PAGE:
Sens. Richard Burr, R-N.C., and Blanche Lincoln, D-Ark., have sent a letter to Health and Human Services Secretary Kathleen Sebelius urging that the Centers for Medicare & Medicaid Services (CMS) spare radiation oncology services from a proposed Medicare reimbursement cut.
An additional 30 senators joined Burr and Lincoln in signing the letter. The group stated they are concerned that the proposed reimbursement cuts could force freestanding and community-based cancer centers to shut down, particularly in rural areas.
At issue is a 19 percent cut in Medicare reimbursement to the radiation oncology specialty contained within the CY 2010 Physician Fee Schedule Proposed Rule, equating to cuts of up to 44 percent for certain radiation therapy treatments. The rule also contains a proposed policy that raises the utilization rate for certain medical equipment from 50 to 90 percent.
The Sept. 23 letter submitted to Sebelius asked CMS to exempt radiation therapy equipment from the proposed utilization rate assumption increase, stating: "Radiation therapy is not diagnostic imaging. Radiation therapy is only provided to beneficiaries who have already been diagnosed with cancer. Equipment used to both treat cancers and guide the treatment is not diagnostic in nature. Instead, it is used to ensure that the dose of radiation required to kill the tumor is delivered to the tumor and not surrounding healthy tissue. We therefore urge that CMS exempt non-diagnostic imaging equipment from the proposed utilization rate assumption increase."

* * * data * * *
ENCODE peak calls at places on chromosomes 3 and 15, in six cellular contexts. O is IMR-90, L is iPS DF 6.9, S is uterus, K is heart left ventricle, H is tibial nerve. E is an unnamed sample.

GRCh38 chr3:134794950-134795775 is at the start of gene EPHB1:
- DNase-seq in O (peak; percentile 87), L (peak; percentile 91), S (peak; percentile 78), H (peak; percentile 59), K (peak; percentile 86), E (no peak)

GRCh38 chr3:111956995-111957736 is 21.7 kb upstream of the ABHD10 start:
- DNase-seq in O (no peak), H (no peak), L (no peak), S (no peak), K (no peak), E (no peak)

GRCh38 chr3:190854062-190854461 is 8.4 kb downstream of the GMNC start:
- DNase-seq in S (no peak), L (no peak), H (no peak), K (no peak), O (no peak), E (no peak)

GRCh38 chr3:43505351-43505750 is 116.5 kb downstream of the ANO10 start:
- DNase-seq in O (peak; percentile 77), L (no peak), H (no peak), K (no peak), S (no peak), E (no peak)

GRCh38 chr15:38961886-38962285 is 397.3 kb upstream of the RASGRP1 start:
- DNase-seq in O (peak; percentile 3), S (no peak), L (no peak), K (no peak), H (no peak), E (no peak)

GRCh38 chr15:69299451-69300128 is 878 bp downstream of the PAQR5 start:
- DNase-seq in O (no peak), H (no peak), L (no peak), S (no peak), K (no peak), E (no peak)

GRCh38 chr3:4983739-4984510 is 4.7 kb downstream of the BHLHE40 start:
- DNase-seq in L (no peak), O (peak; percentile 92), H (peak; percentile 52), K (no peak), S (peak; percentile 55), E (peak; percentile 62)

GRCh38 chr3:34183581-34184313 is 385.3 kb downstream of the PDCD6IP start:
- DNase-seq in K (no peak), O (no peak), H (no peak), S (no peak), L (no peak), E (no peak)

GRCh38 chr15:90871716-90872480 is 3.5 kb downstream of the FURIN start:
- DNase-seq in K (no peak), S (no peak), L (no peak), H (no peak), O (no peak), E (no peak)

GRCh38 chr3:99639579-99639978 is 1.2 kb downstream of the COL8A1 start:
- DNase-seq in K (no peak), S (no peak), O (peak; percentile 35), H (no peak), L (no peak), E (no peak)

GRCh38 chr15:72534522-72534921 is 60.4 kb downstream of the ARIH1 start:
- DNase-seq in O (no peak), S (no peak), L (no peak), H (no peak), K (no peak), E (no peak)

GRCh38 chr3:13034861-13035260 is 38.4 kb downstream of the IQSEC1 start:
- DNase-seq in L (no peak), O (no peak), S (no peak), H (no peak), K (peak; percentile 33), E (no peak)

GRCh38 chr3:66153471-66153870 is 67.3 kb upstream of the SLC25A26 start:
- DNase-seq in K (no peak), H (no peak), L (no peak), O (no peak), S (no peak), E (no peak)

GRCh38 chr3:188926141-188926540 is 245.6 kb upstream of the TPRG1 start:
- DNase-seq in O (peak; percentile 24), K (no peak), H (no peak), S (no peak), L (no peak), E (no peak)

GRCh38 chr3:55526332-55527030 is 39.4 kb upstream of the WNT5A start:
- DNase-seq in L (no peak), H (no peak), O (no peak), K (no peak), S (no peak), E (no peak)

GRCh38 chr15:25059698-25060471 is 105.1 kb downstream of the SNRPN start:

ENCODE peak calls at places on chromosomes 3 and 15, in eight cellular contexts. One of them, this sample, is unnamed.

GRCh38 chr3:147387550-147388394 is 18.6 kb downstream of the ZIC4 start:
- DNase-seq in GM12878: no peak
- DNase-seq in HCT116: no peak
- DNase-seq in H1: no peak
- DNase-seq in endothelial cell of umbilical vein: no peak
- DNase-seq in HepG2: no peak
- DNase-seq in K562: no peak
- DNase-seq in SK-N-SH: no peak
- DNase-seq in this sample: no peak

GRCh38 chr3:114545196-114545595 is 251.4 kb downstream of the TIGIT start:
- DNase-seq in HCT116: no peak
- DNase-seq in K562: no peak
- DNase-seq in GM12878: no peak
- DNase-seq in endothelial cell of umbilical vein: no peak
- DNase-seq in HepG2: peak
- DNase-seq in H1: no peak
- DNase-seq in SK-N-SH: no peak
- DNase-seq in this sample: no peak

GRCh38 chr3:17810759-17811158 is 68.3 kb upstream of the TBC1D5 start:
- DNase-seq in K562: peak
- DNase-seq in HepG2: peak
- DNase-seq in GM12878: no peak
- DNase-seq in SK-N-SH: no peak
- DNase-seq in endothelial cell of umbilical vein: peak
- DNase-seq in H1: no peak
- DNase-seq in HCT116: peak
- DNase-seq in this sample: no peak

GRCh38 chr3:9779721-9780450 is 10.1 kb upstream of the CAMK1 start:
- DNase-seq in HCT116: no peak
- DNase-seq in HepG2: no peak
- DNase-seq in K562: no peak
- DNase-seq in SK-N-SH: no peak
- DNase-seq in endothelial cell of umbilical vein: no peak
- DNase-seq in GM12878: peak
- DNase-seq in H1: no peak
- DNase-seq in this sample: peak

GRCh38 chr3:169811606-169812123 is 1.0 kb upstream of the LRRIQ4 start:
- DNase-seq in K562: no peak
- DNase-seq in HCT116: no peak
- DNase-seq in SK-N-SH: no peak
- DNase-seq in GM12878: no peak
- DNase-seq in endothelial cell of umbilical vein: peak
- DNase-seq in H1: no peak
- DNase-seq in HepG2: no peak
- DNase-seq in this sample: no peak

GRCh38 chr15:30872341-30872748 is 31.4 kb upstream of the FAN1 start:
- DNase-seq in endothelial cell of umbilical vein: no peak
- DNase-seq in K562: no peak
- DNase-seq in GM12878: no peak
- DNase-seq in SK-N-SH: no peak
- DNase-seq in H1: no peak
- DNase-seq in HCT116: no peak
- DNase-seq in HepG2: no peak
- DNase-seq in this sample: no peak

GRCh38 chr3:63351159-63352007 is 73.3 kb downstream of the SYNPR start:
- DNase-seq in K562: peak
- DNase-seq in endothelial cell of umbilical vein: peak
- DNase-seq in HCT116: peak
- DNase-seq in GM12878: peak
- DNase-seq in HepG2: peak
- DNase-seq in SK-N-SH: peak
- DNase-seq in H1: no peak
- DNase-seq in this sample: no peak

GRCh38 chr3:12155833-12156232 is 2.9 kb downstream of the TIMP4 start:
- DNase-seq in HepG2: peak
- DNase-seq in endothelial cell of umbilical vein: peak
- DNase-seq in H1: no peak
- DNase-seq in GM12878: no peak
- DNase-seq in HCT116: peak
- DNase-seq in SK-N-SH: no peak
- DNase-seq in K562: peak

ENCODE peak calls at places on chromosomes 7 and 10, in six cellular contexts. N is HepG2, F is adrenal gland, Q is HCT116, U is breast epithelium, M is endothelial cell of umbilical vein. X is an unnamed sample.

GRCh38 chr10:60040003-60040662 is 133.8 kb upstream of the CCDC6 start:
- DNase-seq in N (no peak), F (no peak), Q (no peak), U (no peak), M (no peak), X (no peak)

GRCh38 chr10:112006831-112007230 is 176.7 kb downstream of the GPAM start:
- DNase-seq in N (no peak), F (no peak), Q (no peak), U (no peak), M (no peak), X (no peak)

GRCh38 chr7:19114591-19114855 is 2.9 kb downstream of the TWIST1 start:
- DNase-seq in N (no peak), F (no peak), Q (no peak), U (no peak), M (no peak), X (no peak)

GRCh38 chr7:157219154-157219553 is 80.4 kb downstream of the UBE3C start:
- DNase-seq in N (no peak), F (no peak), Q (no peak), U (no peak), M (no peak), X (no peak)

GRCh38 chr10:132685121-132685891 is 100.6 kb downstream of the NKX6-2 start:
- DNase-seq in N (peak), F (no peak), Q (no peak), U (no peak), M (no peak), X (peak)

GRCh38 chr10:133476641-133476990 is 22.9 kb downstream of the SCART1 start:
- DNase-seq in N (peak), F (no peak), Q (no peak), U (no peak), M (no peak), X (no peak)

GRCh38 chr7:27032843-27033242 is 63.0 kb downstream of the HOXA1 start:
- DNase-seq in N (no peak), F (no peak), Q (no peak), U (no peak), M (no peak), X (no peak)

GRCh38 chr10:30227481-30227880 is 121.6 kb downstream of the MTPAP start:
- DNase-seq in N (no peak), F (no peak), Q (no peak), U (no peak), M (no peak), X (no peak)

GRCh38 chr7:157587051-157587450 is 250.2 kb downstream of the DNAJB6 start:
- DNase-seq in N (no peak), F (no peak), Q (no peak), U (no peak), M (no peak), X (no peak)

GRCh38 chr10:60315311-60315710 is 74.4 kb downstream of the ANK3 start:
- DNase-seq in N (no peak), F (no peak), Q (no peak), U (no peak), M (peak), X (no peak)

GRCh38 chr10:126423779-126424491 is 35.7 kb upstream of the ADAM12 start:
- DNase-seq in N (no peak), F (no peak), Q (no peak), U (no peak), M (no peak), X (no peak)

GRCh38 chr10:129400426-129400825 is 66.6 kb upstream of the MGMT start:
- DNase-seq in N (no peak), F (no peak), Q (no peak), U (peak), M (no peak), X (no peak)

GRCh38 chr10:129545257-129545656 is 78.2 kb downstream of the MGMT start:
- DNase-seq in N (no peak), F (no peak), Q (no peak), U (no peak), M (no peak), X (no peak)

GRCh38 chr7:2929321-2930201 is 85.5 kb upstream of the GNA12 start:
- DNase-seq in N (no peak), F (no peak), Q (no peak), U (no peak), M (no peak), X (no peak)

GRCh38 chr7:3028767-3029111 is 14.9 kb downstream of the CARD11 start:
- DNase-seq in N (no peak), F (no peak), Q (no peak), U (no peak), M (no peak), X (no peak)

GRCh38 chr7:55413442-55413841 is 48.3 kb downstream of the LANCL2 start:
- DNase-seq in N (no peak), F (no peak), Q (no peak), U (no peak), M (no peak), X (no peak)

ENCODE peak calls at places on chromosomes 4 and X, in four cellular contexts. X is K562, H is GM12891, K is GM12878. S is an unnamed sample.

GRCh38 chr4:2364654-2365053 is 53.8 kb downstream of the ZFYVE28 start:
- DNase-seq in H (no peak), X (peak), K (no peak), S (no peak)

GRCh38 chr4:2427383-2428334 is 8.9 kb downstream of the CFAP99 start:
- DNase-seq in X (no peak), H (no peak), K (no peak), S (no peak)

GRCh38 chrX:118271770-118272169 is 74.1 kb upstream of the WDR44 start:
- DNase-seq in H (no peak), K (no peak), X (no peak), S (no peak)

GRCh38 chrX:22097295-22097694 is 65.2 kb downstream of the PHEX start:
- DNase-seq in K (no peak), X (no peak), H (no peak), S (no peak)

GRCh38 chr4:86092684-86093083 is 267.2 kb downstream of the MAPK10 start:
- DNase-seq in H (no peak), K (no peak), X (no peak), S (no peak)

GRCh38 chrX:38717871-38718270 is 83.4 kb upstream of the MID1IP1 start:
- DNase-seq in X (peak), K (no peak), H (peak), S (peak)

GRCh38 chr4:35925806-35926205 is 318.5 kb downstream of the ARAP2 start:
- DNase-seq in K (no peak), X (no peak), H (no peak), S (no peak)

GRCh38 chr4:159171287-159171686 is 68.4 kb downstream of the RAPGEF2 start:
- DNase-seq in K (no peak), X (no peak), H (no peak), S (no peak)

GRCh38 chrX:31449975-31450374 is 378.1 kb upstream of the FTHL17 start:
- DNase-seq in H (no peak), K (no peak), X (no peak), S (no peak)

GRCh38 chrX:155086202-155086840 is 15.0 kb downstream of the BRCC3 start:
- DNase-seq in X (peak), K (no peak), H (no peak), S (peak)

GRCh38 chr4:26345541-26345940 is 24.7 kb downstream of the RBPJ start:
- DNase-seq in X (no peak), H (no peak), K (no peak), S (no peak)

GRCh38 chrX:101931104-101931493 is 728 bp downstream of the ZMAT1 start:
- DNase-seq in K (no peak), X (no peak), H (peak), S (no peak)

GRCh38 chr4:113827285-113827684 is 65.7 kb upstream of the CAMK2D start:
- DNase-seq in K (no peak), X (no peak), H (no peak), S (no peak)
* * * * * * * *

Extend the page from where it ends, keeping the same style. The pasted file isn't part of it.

Oncology providers also urged CMS to reconsider its proposed cuts.
“We understand and share policymakers’ concerns in the need to make certain that payments for medical procedures are appropriate—but established scientific data should be used as a roadmap for such payment formulas, which certainly does not apply here in the case of cuts to radiation oncology services,” said Leonard Kalman, MD, chairman of US Oncology’s Public Policy Steering Committee.